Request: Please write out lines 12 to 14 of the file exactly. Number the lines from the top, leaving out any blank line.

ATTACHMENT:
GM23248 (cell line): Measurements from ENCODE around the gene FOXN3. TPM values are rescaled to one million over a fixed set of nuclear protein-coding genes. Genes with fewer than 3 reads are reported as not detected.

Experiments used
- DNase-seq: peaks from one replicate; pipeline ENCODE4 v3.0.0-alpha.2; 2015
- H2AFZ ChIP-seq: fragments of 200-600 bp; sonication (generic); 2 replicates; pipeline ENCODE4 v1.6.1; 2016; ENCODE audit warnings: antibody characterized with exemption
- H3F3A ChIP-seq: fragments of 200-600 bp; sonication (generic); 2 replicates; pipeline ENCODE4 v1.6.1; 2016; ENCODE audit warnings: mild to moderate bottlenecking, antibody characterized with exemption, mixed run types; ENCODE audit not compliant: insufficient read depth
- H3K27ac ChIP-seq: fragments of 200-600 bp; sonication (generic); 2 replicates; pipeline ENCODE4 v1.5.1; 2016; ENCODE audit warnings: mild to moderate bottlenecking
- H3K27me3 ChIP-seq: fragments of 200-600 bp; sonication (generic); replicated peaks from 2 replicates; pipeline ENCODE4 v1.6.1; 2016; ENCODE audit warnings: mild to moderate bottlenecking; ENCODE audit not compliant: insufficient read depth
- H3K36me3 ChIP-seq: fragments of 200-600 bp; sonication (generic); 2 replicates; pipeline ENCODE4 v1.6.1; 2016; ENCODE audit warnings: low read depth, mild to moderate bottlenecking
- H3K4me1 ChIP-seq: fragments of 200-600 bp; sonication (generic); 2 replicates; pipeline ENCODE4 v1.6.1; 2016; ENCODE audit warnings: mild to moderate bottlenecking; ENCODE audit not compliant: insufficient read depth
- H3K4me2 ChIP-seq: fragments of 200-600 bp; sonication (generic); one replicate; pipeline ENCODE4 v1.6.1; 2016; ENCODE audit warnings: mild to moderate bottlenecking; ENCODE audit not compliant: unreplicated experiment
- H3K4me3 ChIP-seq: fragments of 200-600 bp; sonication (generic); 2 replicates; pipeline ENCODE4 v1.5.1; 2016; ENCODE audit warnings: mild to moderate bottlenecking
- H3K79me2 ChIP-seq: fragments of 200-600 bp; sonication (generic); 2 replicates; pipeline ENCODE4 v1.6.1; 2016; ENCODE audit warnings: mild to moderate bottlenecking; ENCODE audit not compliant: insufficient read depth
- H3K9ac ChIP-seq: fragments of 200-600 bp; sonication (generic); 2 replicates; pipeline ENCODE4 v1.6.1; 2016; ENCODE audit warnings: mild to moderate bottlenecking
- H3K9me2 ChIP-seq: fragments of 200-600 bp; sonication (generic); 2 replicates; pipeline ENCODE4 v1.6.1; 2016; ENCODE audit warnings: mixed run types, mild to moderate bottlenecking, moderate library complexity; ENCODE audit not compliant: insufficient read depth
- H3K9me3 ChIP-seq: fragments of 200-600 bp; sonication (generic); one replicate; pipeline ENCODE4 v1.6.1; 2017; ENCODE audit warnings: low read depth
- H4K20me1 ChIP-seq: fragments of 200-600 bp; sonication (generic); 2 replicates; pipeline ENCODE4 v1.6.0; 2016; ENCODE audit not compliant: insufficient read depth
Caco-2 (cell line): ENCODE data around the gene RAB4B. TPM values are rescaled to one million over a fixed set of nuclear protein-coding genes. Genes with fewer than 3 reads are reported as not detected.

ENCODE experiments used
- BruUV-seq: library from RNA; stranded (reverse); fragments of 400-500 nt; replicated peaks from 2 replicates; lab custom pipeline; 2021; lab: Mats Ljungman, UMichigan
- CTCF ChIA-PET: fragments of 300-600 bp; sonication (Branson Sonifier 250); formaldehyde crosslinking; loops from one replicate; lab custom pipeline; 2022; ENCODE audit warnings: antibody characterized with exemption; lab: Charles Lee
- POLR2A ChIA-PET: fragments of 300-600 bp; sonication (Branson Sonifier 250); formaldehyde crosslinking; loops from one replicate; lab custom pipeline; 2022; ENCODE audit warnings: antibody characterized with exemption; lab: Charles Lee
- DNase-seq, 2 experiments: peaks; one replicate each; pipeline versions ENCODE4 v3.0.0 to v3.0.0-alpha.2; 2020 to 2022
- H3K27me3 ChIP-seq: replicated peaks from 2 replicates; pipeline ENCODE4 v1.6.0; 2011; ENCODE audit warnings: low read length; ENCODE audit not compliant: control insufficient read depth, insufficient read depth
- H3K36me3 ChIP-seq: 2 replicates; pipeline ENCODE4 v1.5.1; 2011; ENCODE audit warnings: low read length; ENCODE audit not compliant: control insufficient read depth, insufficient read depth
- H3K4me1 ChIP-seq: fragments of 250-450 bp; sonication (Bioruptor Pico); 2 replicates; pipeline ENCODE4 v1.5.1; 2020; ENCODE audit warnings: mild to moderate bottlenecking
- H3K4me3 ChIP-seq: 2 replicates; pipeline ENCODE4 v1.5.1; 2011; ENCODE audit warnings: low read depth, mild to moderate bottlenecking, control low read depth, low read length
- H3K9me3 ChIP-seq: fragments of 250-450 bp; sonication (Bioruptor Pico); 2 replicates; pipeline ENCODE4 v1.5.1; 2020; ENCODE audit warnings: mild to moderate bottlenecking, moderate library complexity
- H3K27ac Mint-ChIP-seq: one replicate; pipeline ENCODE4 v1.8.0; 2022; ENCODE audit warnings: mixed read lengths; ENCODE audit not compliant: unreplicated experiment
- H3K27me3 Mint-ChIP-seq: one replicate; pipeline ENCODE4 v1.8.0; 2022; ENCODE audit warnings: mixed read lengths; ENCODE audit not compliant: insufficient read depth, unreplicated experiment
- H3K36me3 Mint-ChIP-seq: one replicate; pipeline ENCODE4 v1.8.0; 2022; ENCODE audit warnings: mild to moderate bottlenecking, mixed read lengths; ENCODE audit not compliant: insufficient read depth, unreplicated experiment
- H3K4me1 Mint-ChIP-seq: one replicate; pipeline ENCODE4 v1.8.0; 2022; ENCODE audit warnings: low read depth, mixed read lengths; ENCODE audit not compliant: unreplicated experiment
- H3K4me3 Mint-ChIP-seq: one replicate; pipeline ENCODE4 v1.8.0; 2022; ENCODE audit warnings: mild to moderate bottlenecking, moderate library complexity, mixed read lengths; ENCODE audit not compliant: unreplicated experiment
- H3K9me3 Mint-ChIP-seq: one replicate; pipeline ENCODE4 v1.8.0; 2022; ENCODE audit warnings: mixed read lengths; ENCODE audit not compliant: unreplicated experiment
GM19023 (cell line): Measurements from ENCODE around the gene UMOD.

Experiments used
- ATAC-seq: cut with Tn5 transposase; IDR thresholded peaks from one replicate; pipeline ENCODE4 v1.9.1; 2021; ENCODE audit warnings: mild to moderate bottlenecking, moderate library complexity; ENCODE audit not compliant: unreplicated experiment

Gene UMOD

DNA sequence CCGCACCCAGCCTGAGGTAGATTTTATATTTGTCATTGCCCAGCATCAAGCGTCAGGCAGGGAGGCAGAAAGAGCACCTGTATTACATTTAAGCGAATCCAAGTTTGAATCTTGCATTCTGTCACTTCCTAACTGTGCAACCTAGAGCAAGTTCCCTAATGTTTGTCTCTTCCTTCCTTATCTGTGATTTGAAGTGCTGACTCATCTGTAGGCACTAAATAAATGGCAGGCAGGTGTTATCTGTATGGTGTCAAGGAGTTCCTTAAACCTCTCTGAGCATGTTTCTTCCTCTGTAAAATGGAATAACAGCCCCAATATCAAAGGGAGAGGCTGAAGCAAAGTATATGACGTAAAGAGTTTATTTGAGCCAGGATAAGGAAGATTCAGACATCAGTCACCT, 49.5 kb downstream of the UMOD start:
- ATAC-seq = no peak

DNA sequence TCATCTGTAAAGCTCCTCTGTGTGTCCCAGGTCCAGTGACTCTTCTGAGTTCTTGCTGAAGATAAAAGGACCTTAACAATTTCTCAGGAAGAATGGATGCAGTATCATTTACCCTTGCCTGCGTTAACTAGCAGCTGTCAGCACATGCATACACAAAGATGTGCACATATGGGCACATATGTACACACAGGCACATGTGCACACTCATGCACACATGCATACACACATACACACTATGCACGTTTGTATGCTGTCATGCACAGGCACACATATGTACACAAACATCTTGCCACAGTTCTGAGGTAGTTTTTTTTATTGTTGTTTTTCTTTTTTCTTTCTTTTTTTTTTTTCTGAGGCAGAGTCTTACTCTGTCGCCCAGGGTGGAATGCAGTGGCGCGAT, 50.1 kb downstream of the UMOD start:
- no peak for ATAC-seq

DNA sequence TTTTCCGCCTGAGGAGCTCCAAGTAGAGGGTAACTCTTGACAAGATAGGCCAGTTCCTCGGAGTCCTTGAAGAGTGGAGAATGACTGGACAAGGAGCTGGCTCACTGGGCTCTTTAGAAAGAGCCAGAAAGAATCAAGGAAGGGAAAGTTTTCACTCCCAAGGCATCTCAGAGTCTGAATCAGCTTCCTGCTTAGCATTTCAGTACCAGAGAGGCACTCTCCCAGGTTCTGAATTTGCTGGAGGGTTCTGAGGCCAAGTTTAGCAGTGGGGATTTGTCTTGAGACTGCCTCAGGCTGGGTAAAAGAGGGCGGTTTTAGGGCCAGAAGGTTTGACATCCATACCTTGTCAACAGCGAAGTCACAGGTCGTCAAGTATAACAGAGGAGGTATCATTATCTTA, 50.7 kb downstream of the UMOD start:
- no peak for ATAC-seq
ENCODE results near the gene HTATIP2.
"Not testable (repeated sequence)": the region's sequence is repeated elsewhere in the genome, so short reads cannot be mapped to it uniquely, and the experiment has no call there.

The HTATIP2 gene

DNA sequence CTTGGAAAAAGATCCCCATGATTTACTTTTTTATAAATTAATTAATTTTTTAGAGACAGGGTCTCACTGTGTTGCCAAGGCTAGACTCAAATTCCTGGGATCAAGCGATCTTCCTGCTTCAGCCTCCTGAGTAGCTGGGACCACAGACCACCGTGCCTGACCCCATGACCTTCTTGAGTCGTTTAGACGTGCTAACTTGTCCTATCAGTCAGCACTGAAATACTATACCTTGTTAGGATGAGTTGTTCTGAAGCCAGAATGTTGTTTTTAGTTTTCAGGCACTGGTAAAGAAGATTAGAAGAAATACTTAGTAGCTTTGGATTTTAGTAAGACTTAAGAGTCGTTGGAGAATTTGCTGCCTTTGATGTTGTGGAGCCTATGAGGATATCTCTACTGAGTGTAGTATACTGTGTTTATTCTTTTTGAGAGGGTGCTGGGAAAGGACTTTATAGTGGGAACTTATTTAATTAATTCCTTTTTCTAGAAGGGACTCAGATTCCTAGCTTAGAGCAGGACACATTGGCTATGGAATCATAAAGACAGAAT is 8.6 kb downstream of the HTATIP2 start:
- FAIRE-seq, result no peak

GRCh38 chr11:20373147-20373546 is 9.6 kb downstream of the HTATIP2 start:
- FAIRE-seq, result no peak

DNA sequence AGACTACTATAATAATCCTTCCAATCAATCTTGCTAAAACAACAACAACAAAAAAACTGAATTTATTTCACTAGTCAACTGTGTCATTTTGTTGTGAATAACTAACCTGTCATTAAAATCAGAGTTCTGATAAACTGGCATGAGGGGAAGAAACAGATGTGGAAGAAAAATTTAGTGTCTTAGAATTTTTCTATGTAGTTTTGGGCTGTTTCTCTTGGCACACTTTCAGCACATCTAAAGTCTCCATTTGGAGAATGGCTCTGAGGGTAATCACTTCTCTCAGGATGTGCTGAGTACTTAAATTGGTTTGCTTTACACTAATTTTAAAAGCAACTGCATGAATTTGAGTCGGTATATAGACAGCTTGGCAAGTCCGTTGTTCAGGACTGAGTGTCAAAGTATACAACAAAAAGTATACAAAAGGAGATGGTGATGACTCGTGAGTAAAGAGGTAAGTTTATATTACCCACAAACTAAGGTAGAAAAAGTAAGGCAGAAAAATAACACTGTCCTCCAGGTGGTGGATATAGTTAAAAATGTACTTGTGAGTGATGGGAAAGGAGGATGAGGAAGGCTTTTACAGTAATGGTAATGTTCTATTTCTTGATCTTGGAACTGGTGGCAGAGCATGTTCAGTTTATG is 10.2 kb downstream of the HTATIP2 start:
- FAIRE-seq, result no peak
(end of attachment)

- H3K79me2 ChIP-seq: fragments of 200-600 bp; sonication (generic); 2 replicates; pipeline ENCODE4 v1.6.1; 2016; ENCODE audit warnings: mild to moderate bottlenecking; ENCODE audit not compliant: insufficient read depth
- H3K9ac ChIP-seq: fragments of 200-600 bp; sonication (generic); 2 replicates; pipeline ENCODE4 v1.6.1; 2016; ENCODE audit warnings: mild to moderate bottlenecking
- H3K9me2 ChIP-seq: fragments of 200-600 bp; sonication (generic); 2 replicates; pipeline ENCODE4 v1.6.1; 2016; ENCODE audit warnings: mixed run types, mild to moderate bottlenecking, moderate library complexity; ENCODE audit not compliant: insufficient read depth